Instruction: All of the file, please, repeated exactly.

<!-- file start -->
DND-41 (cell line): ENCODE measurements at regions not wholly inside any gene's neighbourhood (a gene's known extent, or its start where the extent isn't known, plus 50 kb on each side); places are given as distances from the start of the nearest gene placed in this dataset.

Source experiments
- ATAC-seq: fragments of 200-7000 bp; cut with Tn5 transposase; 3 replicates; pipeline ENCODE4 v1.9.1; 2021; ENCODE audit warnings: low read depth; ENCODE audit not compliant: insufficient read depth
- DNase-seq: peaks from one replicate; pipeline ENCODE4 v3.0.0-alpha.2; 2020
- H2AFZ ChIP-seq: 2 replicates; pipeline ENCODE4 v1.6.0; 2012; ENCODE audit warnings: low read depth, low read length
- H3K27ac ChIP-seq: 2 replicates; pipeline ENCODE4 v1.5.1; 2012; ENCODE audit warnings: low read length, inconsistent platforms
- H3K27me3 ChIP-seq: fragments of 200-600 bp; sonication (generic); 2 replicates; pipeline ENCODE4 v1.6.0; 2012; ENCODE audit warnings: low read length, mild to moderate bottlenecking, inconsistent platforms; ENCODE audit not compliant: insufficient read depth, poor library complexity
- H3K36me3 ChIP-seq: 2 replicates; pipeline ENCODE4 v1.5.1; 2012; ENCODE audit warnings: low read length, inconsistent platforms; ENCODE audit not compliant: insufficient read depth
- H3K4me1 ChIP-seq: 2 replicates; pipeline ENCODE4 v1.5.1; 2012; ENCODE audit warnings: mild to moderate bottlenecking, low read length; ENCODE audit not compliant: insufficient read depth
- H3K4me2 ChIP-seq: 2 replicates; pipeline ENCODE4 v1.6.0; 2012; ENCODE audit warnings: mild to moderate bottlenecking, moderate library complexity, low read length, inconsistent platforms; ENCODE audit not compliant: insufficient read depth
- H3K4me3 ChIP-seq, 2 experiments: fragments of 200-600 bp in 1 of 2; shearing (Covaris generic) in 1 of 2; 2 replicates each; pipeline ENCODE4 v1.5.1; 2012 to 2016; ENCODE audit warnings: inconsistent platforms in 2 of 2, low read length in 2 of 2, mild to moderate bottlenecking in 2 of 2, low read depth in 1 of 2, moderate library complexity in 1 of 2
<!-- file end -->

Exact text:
DND-41 (cell line): ENCODE measurements at regions not wholly inside any gene's neighbourhood (a gene's known extent, or its start where the extent isn't known, plus 50 kb on each side); places are given as distances from the start of the nearest gene placed in this dataset.

Source experiments
- ATAC-seq: fragments of 200-7000 bp; cut with Tn5 transposase; 3 replicates; pipeline ENCODE4 v1.9.1; 2021; ENCODE audit warnings: low read depth; ENCODE audit not compliant: insufficient read depth
- DNase-seq: peaks from one replicate; pipeline ENCODE4 v3.0.0-alpha.2; 2020
- H2AFZ ChIP-seq: 2 replicates; pipeline ENCODE4 v1.6.0; 2012; ENCODE audit warnings: low read depth, low read length
- H3K27ac ChIP-seq: 2 replicates; pipeline ENCODE4 v1.5.1; 2012; ENCODE audit warnings: low read length, inconsistent platforms
- H3K27me3 ChIP-seq: fragments of 200-600 bp; sonication (generic); 2 replicates; pipeline ENCODE4 v1.6.0; 2012; ENCODE audit warnings: low read length, mild to moderate bottlenecking, inconsistent platforms; ENCODE audit not compliant: insufficient read depth, poor library complexity
- H3K36me3 ChIP-seq: 2 replicates; pipeline ENCODE4 v1.5.1; 2012; ENCODE audit warnings: low read length, inconsistent platforms; ENCODE audit not compliant: insufficient read depth
- H3K4me1 ChIP-seq: 2 replicates; pipeline ENCODE4 v1.5.1; 2012; ENCODE audit warnings: mild to moderate bottlenecking, low read length; ENCODE audit not compliant: insufficient read depth
- H3K4me2 ChIP-seq: 2 replicates; pipeline ENCODE4 v1.6.0; 2012; ENCODE audit warnings: mild to moderate bottlenecking, moderate library complexity, low read length, inconsistent platforms; ENCODE audit not compliant: insufficient read depth
- H3K4me3 ChIP-seq, 2 experiments: fragments of 200-600 bp in 1 of 2; shearing (Covaris generic) in 1 of 2; 2 replicates each; pipeline ENCODE4 v1.5.1; 2012 to 2016; ENCODE audit warnings: inconsistent platforms in 2 of 2, low read length in 2 of 2, mild to moderate bottlenecking in 2 of 2, low read depth in 1 of 2, moderate library complexity in 1 of 2